When you download the VPN, you can also use it across 5 devices. So you can add protection to PCs and smartphones if needed. You can also pay extra for additional devices, which provides a degree of flexibility you don’t get from all VPNs.
Unblocking Netflix and other streaming platforms
Many users will head straight for this section, as using VPNs to unblock Netflix is one of the must-haves for any effective provider.
Sadly, McAfee fails miserably on the Netflix front.
When using this VPN we had very little luck breaching the streaming platform’s geo-blockers. So if you want to watch your favorite TV show abroad, or you just want to maximize your options, choose a different tool to beat geo-restrction policies.
The same applies to other platforms like Hulu or BBC iPlayer. And, as noted earlier, Safe Connect isn’t compatible with streaming devices or platforms like Roku and the Amazon Fire Stick. So Amazon Fire users will definitely want to look at other options.
Check out our list of Best VPNs for Netflix.
P2P and torrenting
McAfee doesn’t mention torrent downloads on the Safe Connect website, and secure torrenting isn’t a selling point of the VPN. However, that doesn’t always mean providers can’t deliver decent speeds.
Sadly, that’s not the case with Secure Connect. We struggled to get any kind of P2P connection, and there’s no SOCKS5 proxy option, either. The absence of a kill switch as well makes it a total washout for torrenters.
Check out our list of Best VPNs for Torrenting.
Bypassing online censorship in China and elsewhere
McAfee has a strong commitment to beating censorship. That’s one of the company’s most appealing features. But does it deliver for those in countries like China?
Feedback online suggests that Safe Connect struggles to defeat China’s online surveillance. However, there is hope. In 2018, McAfee purchased VPN provider TunnelBear, and TunnelBear does have a decent track record in China.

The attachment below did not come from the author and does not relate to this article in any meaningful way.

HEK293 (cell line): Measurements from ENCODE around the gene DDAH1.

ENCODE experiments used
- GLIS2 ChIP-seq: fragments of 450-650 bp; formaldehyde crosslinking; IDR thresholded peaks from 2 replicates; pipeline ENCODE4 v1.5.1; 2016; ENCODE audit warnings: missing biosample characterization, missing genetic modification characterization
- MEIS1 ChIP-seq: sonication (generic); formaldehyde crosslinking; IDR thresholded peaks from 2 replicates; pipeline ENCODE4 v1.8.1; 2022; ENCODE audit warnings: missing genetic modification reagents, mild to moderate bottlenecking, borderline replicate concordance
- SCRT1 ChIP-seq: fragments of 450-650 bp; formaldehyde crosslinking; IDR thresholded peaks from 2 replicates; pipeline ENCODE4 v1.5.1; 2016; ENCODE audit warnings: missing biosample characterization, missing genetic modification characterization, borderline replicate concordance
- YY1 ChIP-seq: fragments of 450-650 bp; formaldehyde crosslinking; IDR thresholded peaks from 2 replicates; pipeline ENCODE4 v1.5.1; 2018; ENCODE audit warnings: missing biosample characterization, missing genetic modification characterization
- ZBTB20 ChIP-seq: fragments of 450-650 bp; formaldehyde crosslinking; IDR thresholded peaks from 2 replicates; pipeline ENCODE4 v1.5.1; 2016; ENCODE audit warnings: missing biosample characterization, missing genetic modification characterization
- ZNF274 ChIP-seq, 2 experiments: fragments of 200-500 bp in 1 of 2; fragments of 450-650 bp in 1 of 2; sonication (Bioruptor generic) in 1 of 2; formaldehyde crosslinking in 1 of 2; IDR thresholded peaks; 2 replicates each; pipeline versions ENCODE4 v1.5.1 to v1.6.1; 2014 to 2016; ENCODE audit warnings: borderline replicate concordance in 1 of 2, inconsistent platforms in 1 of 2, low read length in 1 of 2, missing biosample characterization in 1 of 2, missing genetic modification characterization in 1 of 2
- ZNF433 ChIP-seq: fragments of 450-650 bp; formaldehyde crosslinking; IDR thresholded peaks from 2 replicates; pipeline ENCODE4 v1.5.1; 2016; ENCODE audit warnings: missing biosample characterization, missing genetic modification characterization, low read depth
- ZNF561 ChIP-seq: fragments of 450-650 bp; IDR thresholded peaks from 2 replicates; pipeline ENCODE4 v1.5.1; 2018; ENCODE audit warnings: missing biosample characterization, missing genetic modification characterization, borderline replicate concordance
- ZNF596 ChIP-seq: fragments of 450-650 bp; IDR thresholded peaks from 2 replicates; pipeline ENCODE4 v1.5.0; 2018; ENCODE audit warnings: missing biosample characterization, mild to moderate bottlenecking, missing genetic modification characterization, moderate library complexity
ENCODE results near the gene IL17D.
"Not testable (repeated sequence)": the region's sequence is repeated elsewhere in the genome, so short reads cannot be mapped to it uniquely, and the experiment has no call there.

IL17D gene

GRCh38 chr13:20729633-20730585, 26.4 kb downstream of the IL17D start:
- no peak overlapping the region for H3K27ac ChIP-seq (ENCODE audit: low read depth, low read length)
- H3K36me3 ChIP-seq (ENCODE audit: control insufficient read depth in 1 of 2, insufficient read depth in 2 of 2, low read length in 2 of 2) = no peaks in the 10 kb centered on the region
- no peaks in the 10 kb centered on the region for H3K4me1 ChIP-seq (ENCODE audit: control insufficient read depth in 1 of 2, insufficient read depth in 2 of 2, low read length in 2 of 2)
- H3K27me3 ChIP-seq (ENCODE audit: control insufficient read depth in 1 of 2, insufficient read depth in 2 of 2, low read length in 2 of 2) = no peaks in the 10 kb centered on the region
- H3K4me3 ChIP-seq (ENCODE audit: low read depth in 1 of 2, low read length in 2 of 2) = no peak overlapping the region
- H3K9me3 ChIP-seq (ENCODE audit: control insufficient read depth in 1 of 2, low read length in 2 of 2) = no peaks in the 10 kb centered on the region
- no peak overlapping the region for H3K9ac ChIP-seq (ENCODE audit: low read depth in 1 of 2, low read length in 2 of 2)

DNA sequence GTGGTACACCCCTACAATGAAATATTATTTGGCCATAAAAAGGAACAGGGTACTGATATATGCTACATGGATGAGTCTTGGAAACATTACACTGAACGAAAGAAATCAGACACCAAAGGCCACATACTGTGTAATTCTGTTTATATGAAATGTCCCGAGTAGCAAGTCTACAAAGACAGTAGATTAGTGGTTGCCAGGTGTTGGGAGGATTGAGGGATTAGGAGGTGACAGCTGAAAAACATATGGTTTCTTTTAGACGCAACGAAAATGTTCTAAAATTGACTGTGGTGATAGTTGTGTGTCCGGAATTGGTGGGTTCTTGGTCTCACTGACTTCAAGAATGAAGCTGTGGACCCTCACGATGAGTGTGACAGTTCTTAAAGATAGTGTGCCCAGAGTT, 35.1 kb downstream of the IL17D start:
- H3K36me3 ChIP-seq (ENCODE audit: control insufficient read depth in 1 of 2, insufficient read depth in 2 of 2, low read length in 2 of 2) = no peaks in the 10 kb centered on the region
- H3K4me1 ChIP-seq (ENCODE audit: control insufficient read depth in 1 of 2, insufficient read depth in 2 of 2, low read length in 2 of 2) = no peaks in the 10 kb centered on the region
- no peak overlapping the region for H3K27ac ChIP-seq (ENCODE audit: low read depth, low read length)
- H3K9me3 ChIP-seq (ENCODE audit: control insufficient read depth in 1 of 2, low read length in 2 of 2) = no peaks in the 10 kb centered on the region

There’s no sure sign that Safe Connect has integrated TunnelBear’s technology (it doesn’t use the TunnelBear server network, for example), but this may change. Right now though, Safe Connect isn’t a great option for those trying to defeat censorship.
For a large IT corporation, McAfee provides very little help via its FAQ, which must be one of the least informative we’ve seen. However, customers using Safe Connect do benefit from McAfee’s broader customer support services.
- Live support via phone
- Live chat functions
- Email tickets
- Social media teams
So getting in touch shouldn’t be that hard, but the absence of a dedicated Safe Connect support service is odd. There’s no sign of a dedicated phone support line for VPN users. That would be handy, particularly for a service pitched at entry-level users.
McAfee Safe Connect comes in a couple of packages:
- Free: comes as a 7 day free trial, which does not automatically reset onto a paid plan. Features a 250MB/month limit, allows only 1 device, and offers a single server location.
- Premium: charged at $7.99/month or around $48/year, features no monthly data limit, allows 5 simultaneous devices, and offers the full 18-server portfolio. Slightly enhanced support features are also available.
Both packages feature “bank-grade” encryption, while the premium version promises to “access geo-blocking content.” It isn’t clear why the free version would fail to unblock such content, and we saw few signs that the premium version was actually able to handle the blocks imposed by companies like Netflix.
There’s also no clear refund policy or money-back guarantee. Users can apparently apply for refunds, but this isn’t spelled out on the Safe Connect website, suggesting that McAfee isn’t that keen for customers to seek redress.
In summary, the verdict of our McAfee Safe Connect review is: stay away, unless you just want a very basic VPN service. McAfee’s entry-level VPN is unreliable, misses core security features, isn’t that fast, delivers poor performance for streaming fans, and isn’t all that cheap either.
Add in the lack of information about how it works, and we can’t recommend it to most users.